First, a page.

Bean, 11, becomes one of youngest bowlers to roll 300 game

Gregory Bean, 11, bowled a 300 game at Sandpiper Lanes. Photo by Chris Glaz.

Gregory Bean has only been bowling for 2½ years, but the 11-year-old Oakbrook Middle School student already has achieved something bowlers many years his senior only dream about — perfection.

On Jan. 7, while bowling in the Cyber Patrol League, Bean rolled 12 consecutive strikes to become one of the youngest bowlers to ever roll a 300 game. The perfect game was the icing on what easily was his best series. His two previous games were 211 and 215, both well over his 169 average, and gave him his first 700 series. The 726 series was 219 pins over his 507 average.

“I wasn’t expecting (the perfect game),” Bean said. “In about the third or fourth frame I left a big split, then one of the pins fell and knocked the other one over. The last strike I think was the best ball I rolled.”

With each strike he rolled, the crowd of spectators grew.

“Gregory is pretty mellow and easygoing,” said his mother, Christina Bean. “He’s not a jump in the air, scream and holler type of kid. I wasn’t going to say anything to make anybody nervous, but I was wondering if he would be able to continue. It was neat to watch. He kept his composure the whole time.”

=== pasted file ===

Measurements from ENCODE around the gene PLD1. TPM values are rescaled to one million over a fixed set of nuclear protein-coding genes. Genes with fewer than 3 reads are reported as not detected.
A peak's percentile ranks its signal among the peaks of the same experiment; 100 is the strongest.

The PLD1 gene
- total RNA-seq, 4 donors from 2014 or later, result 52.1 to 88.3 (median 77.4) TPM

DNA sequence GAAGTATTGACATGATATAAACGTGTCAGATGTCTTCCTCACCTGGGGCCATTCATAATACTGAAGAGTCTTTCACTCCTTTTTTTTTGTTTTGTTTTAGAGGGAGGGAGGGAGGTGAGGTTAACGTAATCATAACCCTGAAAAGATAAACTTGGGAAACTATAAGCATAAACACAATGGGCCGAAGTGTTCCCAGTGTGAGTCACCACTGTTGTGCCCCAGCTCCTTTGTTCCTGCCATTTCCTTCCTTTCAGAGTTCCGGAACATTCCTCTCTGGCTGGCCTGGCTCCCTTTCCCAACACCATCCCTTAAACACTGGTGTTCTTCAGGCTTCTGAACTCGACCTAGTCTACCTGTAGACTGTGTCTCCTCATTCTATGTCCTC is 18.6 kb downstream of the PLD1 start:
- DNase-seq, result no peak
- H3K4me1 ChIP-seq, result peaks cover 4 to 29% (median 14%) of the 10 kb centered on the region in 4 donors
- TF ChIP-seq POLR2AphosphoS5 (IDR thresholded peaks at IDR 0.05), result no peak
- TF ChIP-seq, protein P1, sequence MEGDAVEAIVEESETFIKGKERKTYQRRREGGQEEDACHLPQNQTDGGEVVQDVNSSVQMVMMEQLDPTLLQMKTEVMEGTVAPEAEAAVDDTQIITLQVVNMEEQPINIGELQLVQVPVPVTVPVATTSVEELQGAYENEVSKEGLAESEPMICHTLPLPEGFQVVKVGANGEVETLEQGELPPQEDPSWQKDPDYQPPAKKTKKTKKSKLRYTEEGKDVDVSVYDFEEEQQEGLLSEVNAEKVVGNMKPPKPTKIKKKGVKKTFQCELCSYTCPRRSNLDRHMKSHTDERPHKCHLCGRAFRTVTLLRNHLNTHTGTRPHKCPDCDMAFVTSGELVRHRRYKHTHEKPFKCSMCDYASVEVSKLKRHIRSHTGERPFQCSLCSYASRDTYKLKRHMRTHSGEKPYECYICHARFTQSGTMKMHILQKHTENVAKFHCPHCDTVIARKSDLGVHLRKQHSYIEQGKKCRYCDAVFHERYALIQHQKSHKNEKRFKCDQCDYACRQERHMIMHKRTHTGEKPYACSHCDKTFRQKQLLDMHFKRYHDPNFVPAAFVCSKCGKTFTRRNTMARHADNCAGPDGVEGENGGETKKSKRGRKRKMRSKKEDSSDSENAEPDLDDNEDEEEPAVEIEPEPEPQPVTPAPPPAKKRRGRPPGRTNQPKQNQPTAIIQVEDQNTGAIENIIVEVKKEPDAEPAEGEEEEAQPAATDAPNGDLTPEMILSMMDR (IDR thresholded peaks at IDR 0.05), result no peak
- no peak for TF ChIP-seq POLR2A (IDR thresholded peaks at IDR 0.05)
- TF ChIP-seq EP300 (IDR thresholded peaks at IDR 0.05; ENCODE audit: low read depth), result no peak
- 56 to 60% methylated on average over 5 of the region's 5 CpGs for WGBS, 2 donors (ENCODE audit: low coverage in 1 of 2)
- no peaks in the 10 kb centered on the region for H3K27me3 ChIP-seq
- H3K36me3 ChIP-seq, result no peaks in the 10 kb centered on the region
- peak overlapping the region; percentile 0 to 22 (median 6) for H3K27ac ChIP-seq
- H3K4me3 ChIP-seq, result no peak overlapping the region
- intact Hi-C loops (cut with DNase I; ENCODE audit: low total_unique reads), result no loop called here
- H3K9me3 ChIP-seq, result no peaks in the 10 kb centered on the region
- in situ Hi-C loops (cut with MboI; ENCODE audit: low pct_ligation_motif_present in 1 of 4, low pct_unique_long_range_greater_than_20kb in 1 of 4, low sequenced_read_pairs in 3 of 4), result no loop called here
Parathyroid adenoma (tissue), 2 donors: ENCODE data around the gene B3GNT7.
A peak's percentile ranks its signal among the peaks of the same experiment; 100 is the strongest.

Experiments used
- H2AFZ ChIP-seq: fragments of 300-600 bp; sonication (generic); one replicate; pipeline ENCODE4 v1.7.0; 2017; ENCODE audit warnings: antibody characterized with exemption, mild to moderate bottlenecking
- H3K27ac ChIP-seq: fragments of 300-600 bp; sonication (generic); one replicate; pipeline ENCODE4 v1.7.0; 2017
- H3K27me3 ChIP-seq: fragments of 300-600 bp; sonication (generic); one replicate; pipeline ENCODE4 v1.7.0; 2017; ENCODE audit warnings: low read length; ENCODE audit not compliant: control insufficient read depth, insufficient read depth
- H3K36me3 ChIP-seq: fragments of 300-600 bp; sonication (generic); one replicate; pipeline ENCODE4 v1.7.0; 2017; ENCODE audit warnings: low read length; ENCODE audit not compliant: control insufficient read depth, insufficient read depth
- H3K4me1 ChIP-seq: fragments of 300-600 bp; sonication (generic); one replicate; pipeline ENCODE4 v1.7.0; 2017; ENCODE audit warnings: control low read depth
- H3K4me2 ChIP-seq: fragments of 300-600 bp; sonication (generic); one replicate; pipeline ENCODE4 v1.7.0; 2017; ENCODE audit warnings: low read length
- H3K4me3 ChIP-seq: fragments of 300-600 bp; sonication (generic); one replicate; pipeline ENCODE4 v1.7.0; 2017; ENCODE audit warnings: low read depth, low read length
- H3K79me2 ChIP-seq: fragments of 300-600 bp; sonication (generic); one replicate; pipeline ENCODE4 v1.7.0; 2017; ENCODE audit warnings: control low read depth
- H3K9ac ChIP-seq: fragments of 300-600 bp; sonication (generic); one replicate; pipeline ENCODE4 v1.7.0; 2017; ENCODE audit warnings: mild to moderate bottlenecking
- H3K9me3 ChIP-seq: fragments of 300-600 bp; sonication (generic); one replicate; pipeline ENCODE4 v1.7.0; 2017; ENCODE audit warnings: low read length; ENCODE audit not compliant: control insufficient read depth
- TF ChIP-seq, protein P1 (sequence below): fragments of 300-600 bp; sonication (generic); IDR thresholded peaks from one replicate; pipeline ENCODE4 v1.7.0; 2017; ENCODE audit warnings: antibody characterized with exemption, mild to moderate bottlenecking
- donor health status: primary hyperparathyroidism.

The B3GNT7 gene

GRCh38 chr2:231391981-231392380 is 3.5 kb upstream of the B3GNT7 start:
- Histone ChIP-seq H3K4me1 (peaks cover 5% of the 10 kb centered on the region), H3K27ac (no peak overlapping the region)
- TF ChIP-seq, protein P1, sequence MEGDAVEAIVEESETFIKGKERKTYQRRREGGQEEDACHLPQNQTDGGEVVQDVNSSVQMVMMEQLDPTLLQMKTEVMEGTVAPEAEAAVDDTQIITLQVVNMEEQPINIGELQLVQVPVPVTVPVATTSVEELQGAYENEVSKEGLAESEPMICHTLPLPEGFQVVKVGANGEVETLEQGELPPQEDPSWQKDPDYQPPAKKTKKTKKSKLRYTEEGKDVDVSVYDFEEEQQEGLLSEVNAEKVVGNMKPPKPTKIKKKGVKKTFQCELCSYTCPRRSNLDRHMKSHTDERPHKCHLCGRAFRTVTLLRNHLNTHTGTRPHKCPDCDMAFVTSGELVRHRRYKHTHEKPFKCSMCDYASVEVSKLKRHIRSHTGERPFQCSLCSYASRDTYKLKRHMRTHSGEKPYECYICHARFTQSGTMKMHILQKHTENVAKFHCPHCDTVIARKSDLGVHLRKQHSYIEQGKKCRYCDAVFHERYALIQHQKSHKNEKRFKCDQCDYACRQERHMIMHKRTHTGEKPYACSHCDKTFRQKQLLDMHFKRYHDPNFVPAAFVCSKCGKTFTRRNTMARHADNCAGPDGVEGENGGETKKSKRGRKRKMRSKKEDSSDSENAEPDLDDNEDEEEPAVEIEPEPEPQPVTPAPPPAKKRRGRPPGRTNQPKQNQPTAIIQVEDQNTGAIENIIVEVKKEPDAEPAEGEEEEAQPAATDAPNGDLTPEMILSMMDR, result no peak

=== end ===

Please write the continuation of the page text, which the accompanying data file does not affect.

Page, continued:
Bean’s father, Derek, said he has watched all but three games his son has bowled, and the two bowl together in a summer league.

“He went up to a 12-pound ball. When he had a 10-pound ball he was focusing on being precise. He’s a perfectionist,” said Derek, whose best game was a 298 he bowled 12 years ago.

Will Christie, the junior director at Sandpiper Lanes, said Bean is the youngest 300 bowler he has seen at Sandpiper in nearly 20 years. The youngest recognized 300 bowler is a 9½-year-old girl in Florida.

“That isn’t normally achieved until adulthood,” Christie said. “He’s a talented, upcoming bowler, but no one expected him to get a 300. I was here, but not watching. We had another league going on. Everyone was down there cheering and we didn’t know what it was about. But the word spread in about five minutes. Everybody was in awe.”